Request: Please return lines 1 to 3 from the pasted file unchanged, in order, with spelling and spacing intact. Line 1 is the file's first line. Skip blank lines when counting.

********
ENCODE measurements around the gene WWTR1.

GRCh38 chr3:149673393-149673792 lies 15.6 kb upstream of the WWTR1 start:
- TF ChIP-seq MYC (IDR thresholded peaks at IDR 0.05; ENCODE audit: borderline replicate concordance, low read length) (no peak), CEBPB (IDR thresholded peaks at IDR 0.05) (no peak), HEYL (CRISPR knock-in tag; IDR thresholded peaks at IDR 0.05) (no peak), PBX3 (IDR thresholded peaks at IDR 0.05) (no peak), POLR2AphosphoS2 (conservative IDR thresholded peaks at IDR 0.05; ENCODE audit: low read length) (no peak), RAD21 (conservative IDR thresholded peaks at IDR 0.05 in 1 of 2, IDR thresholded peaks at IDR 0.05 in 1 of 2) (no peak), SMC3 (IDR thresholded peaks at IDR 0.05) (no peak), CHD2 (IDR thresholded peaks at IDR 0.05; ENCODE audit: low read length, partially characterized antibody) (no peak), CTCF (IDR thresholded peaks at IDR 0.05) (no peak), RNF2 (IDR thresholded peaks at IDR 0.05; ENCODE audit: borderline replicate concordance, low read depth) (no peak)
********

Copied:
ENCODE measurements around the gene WWTR1.

GRCh38 chr3:149673393-149673792 lies 15.6 kb upstream of the WWTR1 start:
- TF ChIP-seq MYC (IDR thresholded peaks at IDR 0.05; ENCODE audit: borderline replicate concordance, low read length) (no peak), CEBPB (IDR thresholded peaks at IDR 0.05) (no peak), HEYL (CRISPR knock-in tag; IDR thresholded peaks at IDR 0.05) (no peak), PBX3 (IDR thresholded peaks at IDR 0.05) (no peak), POLR2AphosphoS2 (conservative IDR thresholded peaks at IDR 0.05; ENCODE audit: low read length) (no peak), RAD21 (conservative IDR thresholded peaks at IDR 0.05 in 1 of 2, IDR thresholded peaks at IDR 0.05 in 1 of 2) (no peak), SMC3 (IDR thresholded peaks at IDR 0.05) (no peak), CHD2 (IDR thresholded peaks at IDR 0.05; ENCODE audit: low read length, partially characterized antibody) (no peak), CTCF (IDR thresholded peaks at IDR 0.05) (no peak), RNF2 (IDR thresholded peaks at IDR 0.05; ENCODE audit: borderline replicate concordance, low read depth) (no peak)